Westpac and ANZ have both released their final overviews of the housing market for the year, with ANZ comparing it to someone out on the town at midnight, who has to decide whether to keep boozing and risk a massive hangover, or take a more sensible approach and head home to bed.
"It's midnight at the bar. We've had a good time. Do we go home or stay out until 4am?" ANZ's economists say in their Property Focus newsletter.
"History says the NZ economy (housing market) market stays out and binges.
"The end result is an economic hangover as a bust follows boom."
However ANZ also noted that the likelihood of a bust was lessened by the fact that housing supply was still not keeping up with migration-driven demand.
"The housing market has slowed as the combination of extended valuations, movement in interest rates off lows, prudential policy changes (LVR restrictions) and tighter credit availability act as head winds," the newsletter said.
"But questions will surround how long the moderation will last given the fundamental shortage of dwellings across the market, which continues to get more pronounced with the impetus from surging migration."
'A more subdued outlook'
In a Home Truths newsletter, Westpac economist Michael Gordon said the bank's economists had "a more subdued outlook" for the housing market next year after two years of double digit house price growth, and expected it to fall back to around 5% in 2017.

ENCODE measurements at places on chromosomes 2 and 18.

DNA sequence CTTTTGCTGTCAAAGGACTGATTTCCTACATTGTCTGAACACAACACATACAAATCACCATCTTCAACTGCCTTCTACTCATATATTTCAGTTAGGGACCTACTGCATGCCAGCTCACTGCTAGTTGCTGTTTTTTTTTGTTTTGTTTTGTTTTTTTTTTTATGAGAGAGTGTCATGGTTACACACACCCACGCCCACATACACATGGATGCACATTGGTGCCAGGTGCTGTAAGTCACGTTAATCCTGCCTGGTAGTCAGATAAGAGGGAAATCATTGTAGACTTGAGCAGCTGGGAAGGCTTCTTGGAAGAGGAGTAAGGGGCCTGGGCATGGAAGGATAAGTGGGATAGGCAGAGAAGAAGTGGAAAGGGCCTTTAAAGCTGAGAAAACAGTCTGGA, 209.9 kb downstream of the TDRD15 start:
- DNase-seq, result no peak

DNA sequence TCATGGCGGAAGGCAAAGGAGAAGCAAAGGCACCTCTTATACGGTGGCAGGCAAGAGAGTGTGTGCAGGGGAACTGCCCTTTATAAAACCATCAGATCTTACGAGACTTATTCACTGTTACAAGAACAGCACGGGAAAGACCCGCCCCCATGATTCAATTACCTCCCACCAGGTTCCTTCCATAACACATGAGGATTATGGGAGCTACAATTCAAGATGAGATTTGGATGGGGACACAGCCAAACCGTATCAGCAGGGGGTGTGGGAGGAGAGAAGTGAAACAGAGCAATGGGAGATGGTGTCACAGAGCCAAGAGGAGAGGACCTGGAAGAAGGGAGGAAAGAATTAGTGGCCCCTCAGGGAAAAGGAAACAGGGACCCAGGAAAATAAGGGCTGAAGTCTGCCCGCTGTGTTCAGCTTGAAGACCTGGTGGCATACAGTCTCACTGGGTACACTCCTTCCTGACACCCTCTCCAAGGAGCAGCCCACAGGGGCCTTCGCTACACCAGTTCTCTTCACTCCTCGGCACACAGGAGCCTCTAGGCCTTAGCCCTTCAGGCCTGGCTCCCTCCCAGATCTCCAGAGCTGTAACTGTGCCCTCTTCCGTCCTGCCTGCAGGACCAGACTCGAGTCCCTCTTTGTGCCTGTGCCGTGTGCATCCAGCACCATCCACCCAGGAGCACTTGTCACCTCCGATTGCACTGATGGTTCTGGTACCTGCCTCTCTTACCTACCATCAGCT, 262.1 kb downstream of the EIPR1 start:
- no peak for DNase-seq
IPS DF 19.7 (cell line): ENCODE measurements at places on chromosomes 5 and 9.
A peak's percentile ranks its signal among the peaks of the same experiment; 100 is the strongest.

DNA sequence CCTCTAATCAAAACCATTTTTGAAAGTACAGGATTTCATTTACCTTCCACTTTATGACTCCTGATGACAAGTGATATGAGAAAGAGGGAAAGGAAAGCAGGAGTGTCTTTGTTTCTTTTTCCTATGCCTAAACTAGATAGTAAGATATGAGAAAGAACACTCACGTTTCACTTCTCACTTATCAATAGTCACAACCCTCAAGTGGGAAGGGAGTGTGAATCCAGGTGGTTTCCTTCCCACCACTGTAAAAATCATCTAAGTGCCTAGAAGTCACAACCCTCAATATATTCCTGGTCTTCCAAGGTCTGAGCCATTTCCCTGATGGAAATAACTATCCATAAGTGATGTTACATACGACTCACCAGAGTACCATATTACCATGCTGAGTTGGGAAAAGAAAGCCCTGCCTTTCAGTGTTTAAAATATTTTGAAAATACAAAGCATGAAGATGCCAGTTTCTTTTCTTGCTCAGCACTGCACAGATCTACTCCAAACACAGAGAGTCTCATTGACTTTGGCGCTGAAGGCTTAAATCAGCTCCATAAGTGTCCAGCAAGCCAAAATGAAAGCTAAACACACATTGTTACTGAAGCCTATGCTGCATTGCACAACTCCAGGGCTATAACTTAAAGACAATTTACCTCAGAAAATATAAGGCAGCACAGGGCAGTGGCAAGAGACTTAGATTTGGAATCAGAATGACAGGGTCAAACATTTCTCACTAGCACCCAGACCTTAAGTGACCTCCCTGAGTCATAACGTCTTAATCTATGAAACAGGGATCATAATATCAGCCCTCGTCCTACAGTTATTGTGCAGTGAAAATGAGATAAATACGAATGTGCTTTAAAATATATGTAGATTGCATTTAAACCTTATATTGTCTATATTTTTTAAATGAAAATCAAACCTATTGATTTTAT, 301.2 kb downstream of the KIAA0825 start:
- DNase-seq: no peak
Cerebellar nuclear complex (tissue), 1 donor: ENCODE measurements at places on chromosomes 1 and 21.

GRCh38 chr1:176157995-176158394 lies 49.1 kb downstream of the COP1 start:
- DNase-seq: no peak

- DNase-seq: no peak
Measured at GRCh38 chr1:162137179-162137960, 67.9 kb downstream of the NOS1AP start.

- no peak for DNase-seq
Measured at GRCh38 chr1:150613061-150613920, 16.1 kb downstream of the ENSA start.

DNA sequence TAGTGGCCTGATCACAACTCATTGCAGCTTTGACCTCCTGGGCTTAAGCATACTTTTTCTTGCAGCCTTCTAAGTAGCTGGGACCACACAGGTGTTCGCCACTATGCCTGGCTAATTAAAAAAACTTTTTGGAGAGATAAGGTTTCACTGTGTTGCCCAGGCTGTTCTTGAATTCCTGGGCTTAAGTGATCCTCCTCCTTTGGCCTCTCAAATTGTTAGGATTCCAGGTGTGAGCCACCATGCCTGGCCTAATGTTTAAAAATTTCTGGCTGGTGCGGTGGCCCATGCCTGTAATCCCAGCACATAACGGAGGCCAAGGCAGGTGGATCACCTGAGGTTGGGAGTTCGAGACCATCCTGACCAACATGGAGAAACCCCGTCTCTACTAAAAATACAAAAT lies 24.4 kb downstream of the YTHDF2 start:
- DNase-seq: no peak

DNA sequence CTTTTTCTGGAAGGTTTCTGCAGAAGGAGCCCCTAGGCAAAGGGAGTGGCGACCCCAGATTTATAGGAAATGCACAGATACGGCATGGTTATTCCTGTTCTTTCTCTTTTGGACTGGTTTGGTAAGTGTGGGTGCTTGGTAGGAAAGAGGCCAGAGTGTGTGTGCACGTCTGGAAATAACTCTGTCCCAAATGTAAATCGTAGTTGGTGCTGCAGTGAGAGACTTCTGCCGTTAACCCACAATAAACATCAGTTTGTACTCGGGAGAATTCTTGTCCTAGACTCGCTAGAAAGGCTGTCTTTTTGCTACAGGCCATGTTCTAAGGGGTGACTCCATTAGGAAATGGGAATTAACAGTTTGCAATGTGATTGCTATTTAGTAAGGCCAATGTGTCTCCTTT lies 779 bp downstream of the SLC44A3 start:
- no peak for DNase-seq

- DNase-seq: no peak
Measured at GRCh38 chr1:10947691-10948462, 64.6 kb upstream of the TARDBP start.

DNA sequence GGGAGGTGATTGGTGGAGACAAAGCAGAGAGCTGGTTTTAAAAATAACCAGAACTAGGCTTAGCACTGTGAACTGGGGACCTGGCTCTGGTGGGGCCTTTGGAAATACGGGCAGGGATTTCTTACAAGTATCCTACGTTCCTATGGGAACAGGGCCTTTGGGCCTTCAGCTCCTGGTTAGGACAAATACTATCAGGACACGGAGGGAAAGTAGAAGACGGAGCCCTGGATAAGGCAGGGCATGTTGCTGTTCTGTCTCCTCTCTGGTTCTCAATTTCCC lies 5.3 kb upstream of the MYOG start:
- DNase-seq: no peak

He said the latest round of LVR restrictions introduced by the Reserve Bank had clearly had an impact on the number of homes being sold, but it was less clear if they had cooled prices.
"We would expect lending restrictions to limit the number of potential house buyers but to have little impact on the maximum that bidders are prepared to pay," he said.
"The latter is driven by factors such as rental yields, borrowing costs and the tax treatment of investment property - none of which are affected by the LVR restrictions."
Rises in mortgage interest rates could potentially have a bigger impact on prices, he said.
"Over the past couple of years, mortgage interest rates have been steadily declining on the back of cuts to the OCR.
"This has steadily underpinned the price that investors are willing to pay for properties.
"While we expect the OCR to remain unchanged over 2017, we suspect that longer term interest rates will face further upward pressure over the coming year.
"That will mark a clear break from what the housing market has experienced over the past couple of years and it's the key reason why we're forecasting a more subdued pace of house price growth next year.
"In our view, higher mortgage rates will have a more meaningful, and sustained impact on house prices than lending restrictions alone ever could," he said.